To determine the economic feasibility of CBM, in terms of savings to the treatment system (evidenced by fewer repeat inpatient detoxifications and episodes of acute health service use at the 12-month follow-up), summary statistics for the whole 12-month follow-up period will be calculated from service use data collected at each follow-up (e.g. number of emergency department admissions at each follow-up will be summed to produce a total for the entire follow-up period, etc.), and costs of this treatment will be estimated. We will compare net spending (cost of CBM intervention + cost of further detoxification/acute health service use for each participant) in the CBM group to net spending (cost of further detoxification/acute health service use) in the control group. Since not all participants will complete their 12-month follow-up exactly 365 days following discharge, cost estimates will be converted according to the formula “365 x (cost/d)”, where “d” is the number of days between discharge and the final follow-up, to standardise cost estimates to a 365 day period. Using this formula will also allow inclusion of data from participants who complete the 3- and/or 6-month follow-up, but who fail to complete a 12-month follow-up, with “d” meaning the number of days between discharge and the final follow-up in these cases. However, these cases will be weighted in analyses (weighting = 0.25 or 0.5 if the final follow-up was the 3-month or 6-month, respectively) to reflect the fact that cost data were generated from a substantially shorter period of time and therefore may be less reliable. Data from participants who only completed the 2-week follow-up will not be included in these analyses. The statistical significance of the difference between the groups in estimated costs will be assessed with a t-test and a variance-stabilising transformation, such as the logarithm, will likely be required.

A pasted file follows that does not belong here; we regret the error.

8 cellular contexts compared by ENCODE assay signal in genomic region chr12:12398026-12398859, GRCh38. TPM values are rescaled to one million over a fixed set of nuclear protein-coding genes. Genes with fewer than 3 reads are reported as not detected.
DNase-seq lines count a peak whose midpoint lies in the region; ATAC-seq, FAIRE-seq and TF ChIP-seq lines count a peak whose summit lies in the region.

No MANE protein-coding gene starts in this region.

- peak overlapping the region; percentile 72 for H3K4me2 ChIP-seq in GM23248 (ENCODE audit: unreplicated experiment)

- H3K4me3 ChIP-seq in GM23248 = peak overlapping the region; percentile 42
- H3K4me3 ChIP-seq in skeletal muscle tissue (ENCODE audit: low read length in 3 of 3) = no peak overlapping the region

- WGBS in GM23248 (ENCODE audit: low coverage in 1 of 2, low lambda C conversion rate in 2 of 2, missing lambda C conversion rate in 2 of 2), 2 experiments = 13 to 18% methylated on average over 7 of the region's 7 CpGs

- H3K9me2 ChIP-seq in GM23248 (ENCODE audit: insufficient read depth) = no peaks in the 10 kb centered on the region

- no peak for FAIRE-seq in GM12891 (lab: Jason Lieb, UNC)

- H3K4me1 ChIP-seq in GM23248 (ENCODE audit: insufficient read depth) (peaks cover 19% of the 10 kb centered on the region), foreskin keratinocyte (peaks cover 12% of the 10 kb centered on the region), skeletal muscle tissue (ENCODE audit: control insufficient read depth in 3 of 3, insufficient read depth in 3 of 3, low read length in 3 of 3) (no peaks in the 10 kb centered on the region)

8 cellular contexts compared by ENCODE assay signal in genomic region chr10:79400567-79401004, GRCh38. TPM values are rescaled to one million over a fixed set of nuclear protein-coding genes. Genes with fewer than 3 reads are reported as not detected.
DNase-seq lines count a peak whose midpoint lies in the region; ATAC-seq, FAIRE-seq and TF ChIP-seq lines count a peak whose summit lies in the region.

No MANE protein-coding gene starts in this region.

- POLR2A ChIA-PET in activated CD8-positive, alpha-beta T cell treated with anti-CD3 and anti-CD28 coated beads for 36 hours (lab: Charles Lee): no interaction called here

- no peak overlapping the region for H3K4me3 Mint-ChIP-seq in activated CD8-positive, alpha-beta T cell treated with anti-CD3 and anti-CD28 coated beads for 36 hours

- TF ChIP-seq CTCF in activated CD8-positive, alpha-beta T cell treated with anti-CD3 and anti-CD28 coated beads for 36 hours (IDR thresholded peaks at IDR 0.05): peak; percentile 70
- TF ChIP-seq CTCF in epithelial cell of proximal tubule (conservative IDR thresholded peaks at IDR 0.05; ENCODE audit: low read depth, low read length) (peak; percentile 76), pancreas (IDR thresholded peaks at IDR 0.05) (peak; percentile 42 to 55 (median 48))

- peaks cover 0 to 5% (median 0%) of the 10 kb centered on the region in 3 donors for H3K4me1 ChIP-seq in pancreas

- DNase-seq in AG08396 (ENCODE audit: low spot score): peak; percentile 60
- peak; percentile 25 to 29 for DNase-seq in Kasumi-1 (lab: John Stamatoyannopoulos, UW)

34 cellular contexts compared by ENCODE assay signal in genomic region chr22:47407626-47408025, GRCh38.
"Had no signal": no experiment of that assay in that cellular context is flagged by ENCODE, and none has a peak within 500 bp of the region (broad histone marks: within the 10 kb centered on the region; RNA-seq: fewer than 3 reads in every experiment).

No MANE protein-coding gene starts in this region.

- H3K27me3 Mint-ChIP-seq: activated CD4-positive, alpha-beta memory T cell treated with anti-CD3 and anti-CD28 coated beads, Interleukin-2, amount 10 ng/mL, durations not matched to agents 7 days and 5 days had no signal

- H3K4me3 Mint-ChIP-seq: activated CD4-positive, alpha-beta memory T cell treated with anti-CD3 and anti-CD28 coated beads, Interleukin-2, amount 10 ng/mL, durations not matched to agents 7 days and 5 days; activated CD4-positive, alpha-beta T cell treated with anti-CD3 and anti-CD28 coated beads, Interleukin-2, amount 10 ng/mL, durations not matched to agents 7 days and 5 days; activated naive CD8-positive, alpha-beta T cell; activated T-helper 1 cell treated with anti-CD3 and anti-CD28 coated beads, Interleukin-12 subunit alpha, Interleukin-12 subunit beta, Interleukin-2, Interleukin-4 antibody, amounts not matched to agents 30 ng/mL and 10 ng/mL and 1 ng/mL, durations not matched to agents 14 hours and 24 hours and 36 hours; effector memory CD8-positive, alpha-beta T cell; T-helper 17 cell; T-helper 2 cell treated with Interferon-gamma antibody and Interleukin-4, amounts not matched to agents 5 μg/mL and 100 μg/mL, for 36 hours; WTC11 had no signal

For cue-induced wanting, outcomes will be assessed with a repeated measures ANOVA assessing within-subjects variables of ‘time’ (pre-training/post-training), ‘picture-type’ (alcohol/non-alcohol), and ‘novelty’ (used in training/not used in training), with the between-subjects conditions of ‘group’ (CBM/Control). This will be followed up by separately testing effects of time, picture, type, and group at each level of novelty, i.e. conducting separate analyses for those images that were used in training and for those images that weren’t, to examine generalisability.

Recruitment
Recruitment status
Recruiting
Date of first participant enrolment
Anticipated
Actual
Date of last participant enrolment
Anticipated
Actual
Date of last data collection
Anticipated
Actual
Sample size
Target
Accrual to date
Final
Recruitment in Australia
Recruitment state(s)
VIC
Recruitment postcode(s) [1] 15786 0
3183 - St Kilda East
Recruitment postcode(s) [2] 16688 0
3128 - Box Hill
Recruitment postcode(s) [3] 16689 0
3065 - Fitzroy

Funding & Sponsors
Funding source category [1] 296202 0
Government body
Name [1] 296202 0
National Health and Medical Research Council (NHMRC)
Address [1] 296202 0
Research Committee Secretariat NHMRC GPO Box 1421 Canberra ACT 2601
Country [1] 296202 0
Australia
Primary sponsor type
University
Name
Monash University
Address
Wellington Rd, Clayton VIC, 3800
Country
Australia
Secondary sponsor category [1] 295110 0
None
Name [1] 295110 0
Address [1] 295110 0
Country [1] 295110 0

Ethics approval
Ethics application status
Approved
Ethics committee name [1] 297441 0
St Vincent's Hospital Melbourne Human Research Ethics Committee (HREC)
Ethics committee address [1] 297441 0
41 Victoria Parade Fitzroy VIC 3065
PO Box 2900 Fitzroy VIC 3065
Ethics committee country [1] 297441 0
Australia
Date submitted for ethics approval [1] 297441 0
08/02/2017
Approval date [1] 297441 0
09/03/2017
Ethics approval number [1] 297441 0
HREC/17/SVHM/21

Summary
Brief summary